A Sikh man has received a lengthy jail sentence after being convicted of slashing a former Indian military lieutenant general in the neck while he was on holiday in London.
Lieutenant General Kuldeep Singh Brar, 78, who was involved in a military operation against Sikh militants in Amritsar in 1984 that left around 1,000 people dead, was attacked by a gang of four during a visit to London in 2012.
He was walking with his wife on Old Quebec Street near Marble Arch when he was ambushed on September 30 last year.
Lakhbir Singh, 26, was the latest man to be sentenced for the attack and was handed 10 years in prison for grievous bodily harm with intent at Southwark Crown Court today.
The defendant, along with a group of men who have already been convicted for their part in the attack, is believed to have deliberately set out to attack Mr Brar in retaliation for events that occurred in India during his military career.
Three Sikh men and a woman were jailed for their part in the attack in December last year.
Mandeep Singh Sandhu, 35, of Great Barr, Birmingham, and Dilbag Singh, 37, of no fixed abode, were sentenced to 14 years in prison while Harjit Kaur, 39, of Hayes, Middlesex, was jailed for 11 years. Another man - Barjinder Singh Sangha, 34, of Wolverhampton, had previously pleaded guilty to wounding with intent and was sentenced to 10 and a half years.
They were all found guilty of wounding with intent following a trial at Southwark Crown Court in July last year after a jury took just an hour to convict them.
Having become aware of Mr Brar's presence in the UK, the group travelled to London on September 28 and 29 and carried out reconnaissance of the area where he was staying.
On September 30, Harjit Kaur followed the Brars around London and provided the group of men with regular updates on their mobile phones about the couple's movements and locations.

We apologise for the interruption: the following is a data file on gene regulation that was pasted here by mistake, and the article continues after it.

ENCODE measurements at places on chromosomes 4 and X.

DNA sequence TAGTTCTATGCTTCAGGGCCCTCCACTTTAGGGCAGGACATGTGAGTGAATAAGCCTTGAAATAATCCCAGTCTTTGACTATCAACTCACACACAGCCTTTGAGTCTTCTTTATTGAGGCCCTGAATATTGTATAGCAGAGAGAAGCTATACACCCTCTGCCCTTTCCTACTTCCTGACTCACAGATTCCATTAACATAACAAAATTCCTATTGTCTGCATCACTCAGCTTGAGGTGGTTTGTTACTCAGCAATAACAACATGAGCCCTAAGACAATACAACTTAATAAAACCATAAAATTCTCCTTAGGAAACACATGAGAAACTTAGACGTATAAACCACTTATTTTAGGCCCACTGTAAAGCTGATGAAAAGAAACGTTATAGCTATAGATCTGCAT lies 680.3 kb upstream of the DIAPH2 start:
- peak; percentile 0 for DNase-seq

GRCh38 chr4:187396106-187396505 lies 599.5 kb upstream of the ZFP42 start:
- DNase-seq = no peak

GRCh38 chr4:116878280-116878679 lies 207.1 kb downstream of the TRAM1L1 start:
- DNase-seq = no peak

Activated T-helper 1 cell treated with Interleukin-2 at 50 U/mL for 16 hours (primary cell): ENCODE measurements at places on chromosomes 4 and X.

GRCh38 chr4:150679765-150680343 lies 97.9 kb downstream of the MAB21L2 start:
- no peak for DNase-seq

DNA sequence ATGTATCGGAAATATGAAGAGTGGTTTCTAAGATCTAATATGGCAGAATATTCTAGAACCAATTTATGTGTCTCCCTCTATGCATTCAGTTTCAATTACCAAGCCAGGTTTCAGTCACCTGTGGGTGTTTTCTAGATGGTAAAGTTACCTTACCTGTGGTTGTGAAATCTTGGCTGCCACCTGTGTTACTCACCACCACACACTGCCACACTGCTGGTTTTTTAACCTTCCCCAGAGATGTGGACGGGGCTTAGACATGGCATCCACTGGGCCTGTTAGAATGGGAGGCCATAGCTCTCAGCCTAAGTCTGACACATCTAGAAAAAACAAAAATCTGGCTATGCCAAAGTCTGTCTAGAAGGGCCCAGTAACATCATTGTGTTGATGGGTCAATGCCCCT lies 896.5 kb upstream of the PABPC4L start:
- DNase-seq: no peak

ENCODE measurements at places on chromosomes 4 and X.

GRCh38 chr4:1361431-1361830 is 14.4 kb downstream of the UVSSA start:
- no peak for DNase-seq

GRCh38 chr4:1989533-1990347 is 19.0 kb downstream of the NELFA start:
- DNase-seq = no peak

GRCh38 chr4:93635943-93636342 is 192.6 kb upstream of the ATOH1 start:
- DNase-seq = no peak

This enabled Lakhbir Singh and the group to intercept and assault the Brars as they were walking along Old Quebec Street, W1, towards their hotel following an evening out.
As the couple passed the group, Sangha grabbed Mr Brar's wife, 68-year-old Meena and held her by the throat against a wall, while the others attacked Mr Brar.
Sangha then joined the others in attacking Mr Brar, who was fighting back in self-defence. Sangha drew a knife and slashed at Mr Brar's neck.
At this point the assailants fled on foot towards Oxford Street, leaving Mr Brar lying on the ground seriously injured.
Police and paramedics attended the scene and Mr Brar was taken to St Mary's Hospital in Paddington, where he received treatment for a deep cut across his throat that ran from just below his left ear and finished below, and to the right of his adam's apple and a second deep cut that ran approximately two to three inches from his left ear across his cheek.
Lakhbir Singh handed himself into a local police station in Ascoli, Italy and was arrested on Wednesday February 19, 2014 by Italian authorities in connection with the attack.
Commander Duncan Ball, head of the Met's Counter Terrorism Command said: "The conviction of Lakhbir Singh now means that all those directly involved in the attempt to assassinate General Brar have been brought to justice.
"We are pleased that today's sentencing reflects the seriousness of this pre-planned and organised attack."
During the investigation a total of 15 people - 13 men and two women - were arrested at locations in London and the West Midlands.
Lt Gen Brar had been in the Indian Army for 40 years rising to the rank of lieutenant general and is well-known for his role in Operation Blue Star, which involved attacking the Golden Temple which is sacred to Sikhs.
Indian prime minister Indira Gandhi and the chief of the Indian army general Arun Vaidya were among several people assassinated in the aftermath of the operation.
In February, an investigation by Cabinet Secretary Sir Jeremy Heywood found there was "absolutely no evidence" of UK government involvement in the raid on the Golden Temple complex 30 years ago.